Medical Examiner

Protesters Must “Pick Their Pandemic”

Marching in a huge crowd is risky, but so is being a young black man in America.

Crowd of protesters kneeling and holding Black Lives Matter signs
Demonstrators kneel as they protest across from the White House on Sunday. Olivier Douliery/Getty Images

Dr. Howard Markel studies the history of medicine at the University of Michigan and is one of the scientists who came up with the idea of social distancing. I wanted to talk to Markel because it seems like his big idea for squashing a pandemic is coming to a dramatic end as states are reopening and thousands and thousands of protesters are filling the streets. Markel supports the protests against police brutality triggered by George Floyd’s death and respects the centrality of this cause. He calls racism and police violence a pandemic, as sinister as any virus. But he worries about these crowds.

On Monday’s episode of What Next, I spoke with Markel about what these protests could mean for the pandemic and what history can tell us about what might come next. Our conversation has been edited and condensed for clarity.

Mary Harris: How was it originally envisioned when you made these recommendations of how to implement social distancing? How was it originally envisioned that social distancing would end?

Howard Markel: This was just to be one lane of a multilane expressway that was run by the federal government. You would also have training of people to contact trace or take care of these patients. You would have a hospital lane, so they were well stocked to prepare to see these patients. You would have a vaccine production lane. An antiviral lane. All these lanes. And the federal government would hopefully coordinate that because they have the resources. Today, really, it’s just been social distancing, and we hope those labs that are making vaccines will be successful and quick about it.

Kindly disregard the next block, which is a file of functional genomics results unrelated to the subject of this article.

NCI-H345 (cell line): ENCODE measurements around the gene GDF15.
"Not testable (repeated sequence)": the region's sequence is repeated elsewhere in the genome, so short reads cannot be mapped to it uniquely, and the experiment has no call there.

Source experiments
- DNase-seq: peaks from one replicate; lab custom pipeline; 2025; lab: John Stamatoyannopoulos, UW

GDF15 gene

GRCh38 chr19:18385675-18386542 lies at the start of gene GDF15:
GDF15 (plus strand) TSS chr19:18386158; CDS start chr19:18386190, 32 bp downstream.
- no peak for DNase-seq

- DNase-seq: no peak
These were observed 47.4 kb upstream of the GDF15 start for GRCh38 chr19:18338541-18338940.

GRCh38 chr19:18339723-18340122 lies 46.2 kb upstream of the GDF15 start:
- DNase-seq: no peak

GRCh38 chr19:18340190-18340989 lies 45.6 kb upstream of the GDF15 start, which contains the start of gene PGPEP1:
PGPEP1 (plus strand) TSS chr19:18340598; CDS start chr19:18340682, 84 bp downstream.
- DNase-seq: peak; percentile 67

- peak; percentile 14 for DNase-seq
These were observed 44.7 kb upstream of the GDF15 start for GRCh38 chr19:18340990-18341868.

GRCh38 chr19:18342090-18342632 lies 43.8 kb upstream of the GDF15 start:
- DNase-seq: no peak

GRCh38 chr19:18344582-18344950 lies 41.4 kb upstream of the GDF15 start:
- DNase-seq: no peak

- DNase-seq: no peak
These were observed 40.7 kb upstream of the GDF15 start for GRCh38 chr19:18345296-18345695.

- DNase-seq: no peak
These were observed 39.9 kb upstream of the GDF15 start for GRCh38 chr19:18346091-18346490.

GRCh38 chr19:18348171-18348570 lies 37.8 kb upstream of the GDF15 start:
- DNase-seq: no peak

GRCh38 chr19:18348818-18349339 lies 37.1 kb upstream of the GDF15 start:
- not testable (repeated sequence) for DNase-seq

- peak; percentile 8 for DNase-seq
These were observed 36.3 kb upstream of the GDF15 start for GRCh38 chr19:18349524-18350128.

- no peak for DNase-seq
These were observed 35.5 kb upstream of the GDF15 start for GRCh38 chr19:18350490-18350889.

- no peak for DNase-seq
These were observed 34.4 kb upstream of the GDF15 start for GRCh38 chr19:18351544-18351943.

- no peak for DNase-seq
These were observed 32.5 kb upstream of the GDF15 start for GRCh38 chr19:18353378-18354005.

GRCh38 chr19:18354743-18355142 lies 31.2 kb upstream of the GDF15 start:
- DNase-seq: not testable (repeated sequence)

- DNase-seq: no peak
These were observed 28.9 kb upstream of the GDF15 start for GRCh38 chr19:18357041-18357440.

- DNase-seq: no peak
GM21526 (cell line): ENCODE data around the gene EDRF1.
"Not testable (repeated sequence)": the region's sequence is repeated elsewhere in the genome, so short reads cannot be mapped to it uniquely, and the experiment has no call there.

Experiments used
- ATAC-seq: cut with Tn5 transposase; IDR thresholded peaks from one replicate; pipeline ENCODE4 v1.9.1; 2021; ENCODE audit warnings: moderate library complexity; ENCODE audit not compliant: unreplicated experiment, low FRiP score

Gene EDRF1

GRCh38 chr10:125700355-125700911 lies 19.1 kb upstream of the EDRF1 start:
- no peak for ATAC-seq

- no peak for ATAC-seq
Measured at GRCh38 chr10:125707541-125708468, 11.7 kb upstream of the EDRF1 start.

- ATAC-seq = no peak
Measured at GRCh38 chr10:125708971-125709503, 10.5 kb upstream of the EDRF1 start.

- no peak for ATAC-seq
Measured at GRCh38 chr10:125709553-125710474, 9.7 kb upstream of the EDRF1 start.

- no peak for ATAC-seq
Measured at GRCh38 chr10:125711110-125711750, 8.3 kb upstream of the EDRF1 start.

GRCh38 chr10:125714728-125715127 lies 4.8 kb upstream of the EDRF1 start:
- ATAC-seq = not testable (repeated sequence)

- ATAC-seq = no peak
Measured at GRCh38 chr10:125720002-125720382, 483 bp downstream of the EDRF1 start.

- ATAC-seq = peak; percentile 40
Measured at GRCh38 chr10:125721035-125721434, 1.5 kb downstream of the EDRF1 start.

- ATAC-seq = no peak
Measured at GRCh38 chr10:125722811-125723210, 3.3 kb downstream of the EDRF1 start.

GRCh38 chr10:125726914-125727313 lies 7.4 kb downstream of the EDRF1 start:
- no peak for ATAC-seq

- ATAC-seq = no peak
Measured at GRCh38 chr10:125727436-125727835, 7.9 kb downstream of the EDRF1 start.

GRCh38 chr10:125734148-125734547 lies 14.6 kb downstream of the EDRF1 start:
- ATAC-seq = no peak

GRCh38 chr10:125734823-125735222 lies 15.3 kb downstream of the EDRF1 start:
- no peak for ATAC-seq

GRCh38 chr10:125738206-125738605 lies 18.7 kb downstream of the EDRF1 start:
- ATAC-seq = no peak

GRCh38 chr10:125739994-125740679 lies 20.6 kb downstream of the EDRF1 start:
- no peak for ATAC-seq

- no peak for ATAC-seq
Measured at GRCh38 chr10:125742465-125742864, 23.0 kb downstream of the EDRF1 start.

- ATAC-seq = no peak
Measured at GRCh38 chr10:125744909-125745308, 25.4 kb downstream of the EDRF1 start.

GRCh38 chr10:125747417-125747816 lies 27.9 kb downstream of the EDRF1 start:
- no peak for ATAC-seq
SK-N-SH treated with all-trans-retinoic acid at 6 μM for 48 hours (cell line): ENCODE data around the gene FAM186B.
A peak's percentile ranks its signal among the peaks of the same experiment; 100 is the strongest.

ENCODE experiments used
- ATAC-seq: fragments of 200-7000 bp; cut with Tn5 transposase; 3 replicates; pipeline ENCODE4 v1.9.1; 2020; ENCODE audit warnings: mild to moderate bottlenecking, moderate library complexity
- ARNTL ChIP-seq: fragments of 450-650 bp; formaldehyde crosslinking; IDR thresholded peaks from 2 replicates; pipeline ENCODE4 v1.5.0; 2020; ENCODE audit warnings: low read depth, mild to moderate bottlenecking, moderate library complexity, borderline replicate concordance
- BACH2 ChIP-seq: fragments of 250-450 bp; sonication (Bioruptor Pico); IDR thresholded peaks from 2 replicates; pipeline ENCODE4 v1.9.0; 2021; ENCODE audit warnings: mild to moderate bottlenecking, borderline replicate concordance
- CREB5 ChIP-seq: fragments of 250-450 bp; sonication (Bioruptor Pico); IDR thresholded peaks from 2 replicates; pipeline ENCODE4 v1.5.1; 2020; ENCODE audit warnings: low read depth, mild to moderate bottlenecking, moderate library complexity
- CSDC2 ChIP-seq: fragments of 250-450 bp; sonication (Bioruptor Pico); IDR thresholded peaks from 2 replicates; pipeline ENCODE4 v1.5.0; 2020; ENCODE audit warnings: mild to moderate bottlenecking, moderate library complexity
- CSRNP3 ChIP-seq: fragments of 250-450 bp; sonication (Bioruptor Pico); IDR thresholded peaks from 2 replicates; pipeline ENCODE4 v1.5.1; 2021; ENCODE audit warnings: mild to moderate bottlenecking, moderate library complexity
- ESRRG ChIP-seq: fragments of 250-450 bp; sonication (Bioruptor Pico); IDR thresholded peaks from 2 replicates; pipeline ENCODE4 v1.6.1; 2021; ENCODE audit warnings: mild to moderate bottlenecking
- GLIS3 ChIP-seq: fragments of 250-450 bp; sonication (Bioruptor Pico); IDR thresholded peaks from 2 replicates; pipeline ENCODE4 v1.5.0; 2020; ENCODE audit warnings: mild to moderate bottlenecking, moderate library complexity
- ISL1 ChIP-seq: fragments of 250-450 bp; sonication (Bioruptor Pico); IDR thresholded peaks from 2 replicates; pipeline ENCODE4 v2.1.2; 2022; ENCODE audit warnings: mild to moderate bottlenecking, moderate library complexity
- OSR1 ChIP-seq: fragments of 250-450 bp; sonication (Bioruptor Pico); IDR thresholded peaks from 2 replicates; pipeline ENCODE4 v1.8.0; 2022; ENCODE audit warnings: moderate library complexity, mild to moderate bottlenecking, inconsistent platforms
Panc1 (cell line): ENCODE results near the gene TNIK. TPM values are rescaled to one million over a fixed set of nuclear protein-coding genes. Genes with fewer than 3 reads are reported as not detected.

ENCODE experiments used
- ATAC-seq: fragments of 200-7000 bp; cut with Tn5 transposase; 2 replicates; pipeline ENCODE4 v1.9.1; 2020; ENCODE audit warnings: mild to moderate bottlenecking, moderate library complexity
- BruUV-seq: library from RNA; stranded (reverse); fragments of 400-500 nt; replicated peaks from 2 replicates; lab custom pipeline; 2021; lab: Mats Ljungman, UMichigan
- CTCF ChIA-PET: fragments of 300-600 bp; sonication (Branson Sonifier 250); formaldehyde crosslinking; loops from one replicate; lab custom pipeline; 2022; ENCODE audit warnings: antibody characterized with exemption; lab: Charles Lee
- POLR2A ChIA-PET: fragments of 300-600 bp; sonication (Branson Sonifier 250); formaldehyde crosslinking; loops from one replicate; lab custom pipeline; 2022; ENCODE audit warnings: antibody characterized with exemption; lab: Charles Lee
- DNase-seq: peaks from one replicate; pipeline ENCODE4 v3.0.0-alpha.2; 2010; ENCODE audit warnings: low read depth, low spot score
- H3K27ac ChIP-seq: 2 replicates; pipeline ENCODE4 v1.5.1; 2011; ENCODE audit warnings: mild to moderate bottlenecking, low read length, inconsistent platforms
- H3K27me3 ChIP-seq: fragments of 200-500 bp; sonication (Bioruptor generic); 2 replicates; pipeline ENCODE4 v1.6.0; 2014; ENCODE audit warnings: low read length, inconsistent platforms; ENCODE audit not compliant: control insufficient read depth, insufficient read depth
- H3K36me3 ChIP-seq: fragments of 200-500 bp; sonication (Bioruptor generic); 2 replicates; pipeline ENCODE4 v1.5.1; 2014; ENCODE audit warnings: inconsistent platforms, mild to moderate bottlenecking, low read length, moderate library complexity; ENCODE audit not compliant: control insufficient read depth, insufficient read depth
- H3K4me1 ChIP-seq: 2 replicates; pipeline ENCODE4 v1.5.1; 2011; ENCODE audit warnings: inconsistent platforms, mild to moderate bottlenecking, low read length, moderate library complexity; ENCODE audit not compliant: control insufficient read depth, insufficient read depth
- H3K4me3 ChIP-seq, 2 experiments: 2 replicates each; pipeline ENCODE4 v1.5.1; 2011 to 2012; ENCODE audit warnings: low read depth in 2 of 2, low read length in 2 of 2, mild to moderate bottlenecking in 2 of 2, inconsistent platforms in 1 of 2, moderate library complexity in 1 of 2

In Minnesota, where the protests began, they had their highest COVID death toll just a week or two ago. Looking back at the 1918 pandemic, is there a historical precedent that gives you special pause here?

People love to talk about Philadelphia, which was the second worst city in terms of cases and deaths during the 1918–19 flu pandemic. There was a liberty bond parade there, and there’s a great picture in the National Archives of all sorts of people lining up to see floats and wish their young men going off to war. But there were liberty bond parades in many cities that year.

Philadelphia got hard hit for a lot of reasons. The parade itself didn’t help, to be sure. St. Louis canceled its parade, and that was probably the wise choice to make. But in Philadelphia there was great dissent between the mayor and the health commissioner. The school board didn’t agree with either one of them. And they also fought with the governor. All of this infighting and internecine battling, inconsistent messaging, not rolling out these social distancing measures quickly enough, and not using them long enough. It all contributed. It was a multifactorial, epic fail for Philadelphia.

I feel like we’re all living in Philadelphia now. 

You don’t have to be a professor or a rocket scientist to say that these crowds are not a good idea in terms of the COVID virus. They are a very good idea in terms of registering your complaint with how [George Floyd] was treated and others are treated every day.

In the past week, a number of doctors have signed a letter where they’ve said that they endorse these protests even though they know the risks involved. I’m wondering if you’ve read that letter.